Anna Delaney: Hello, welcome to Sound Off. I'm Anna Delaney. In early August, OFAC sanctioned virtual currency mix Tornado Cash, which has been used to launder more than $7 billion worth of virtual currency since its creation in 2019. In this episode of Sound Off, we'll be exploring the challenges of sanctioning open-source software, and what it all means, more generally, the device space. And at this point, I'd like to welcome our resident crypto expert, Ari Redbord, a former Treasury Department's senior adviser, and now the legal and government affairs lead at the blockchain analytics firm TRM Labs. Great to see you again, Ari. Thank you very much for joining us.
Ari Redbord: Anna, it was great to join you. Thank you so much for having me.
Delaney: So Ari, as I mentioned, we've seen the recent sanctioning of Tornado Cash, which follows the sanctioning of Bitcoin mixer Blender.io in May this year. What's different about the Tornado Cash sanctions?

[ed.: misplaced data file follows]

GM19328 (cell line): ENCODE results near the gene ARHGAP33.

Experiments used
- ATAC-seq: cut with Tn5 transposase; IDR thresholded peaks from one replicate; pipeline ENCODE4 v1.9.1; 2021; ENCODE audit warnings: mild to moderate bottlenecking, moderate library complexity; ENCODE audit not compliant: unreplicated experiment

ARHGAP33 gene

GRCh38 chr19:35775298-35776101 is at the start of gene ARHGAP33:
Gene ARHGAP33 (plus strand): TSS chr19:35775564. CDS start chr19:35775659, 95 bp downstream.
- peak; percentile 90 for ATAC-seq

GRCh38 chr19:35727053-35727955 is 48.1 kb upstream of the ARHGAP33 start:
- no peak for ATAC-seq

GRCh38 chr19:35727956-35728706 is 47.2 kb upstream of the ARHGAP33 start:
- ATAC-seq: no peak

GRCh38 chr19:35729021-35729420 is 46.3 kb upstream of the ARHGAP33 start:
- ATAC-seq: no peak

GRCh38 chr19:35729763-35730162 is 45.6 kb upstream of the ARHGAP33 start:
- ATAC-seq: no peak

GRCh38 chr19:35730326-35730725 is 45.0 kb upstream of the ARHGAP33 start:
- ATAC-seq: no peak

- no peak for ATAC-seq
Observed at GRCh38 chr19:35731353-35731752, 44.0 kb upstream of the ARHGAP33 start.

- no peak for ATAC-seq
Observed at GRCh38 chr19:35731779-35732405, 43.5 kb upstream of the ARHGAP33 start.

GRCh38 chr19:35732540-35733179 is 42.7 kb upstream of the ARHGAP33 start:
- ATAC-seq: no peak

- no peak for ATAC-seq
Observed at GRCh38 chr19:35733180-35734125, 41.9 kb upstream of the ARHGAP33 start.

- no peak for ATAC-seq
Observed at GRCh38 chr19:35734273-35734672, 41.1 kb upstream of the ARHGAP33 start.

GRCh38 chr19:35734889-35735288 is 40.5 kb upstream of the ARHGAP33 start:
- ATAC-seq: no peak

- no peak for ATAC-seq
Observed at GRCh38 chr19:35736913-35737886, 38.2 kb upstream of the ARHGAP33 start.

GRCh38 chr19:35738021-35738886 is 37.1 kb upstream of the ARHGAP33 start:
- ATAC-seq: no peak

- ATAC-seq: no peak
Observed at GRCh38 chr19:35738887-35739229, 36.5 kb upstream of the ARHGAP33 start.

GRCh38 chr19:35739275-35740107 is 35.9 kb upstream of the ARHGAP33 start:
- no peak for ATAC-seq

Redbord: Now, that's a great way to kick things off. And there are significant differences. And I would even go as far as to call Tornado Cash and this recent sanctions exceptional. And I think, on the one hand, the Tornado Cash sanctions are an extension of Blender.io. This is the US Treasury Department, for national security reasons, going after essentially a money laundering concern used by North Korea to launder - what TRM says - is about a billion dollars in hacked or stolen funds. And as we know, those hacked or stolen funds, when it comes to North Korea, will be used to fund weapons' proliferation and other destabilizing activities. So, in that respect, it's an extension of prior sanctions. But what's exceptional is this is the first time that the US Treasury Department has also gone after open-source software. This is not the typical entity or person that is added to the sanctions list - the SDN list kept by OFAC - this is essentially open-source software. And it was open-source software that was being used by North Korea. But there's lots of software that is used for malicious purposes. And the real question is where do we go from here? I think the other thing that makes it exceptional is that unlike smaller crypto services that were illicit actors in the space, Tornado Cash is used by regular users who are looking to enhance privacy in a more open financial system. And that's where this interesting paradox lies. And the real key for regulators and the crypto space is how do we stop illicit actors from taking advantage of decentralized protocols? But at the same time, not affect regular legitimate users who need a degree of privacy. I don't want anyone to see every credit card transaction I do, and it's the same reason that they're using these types of services.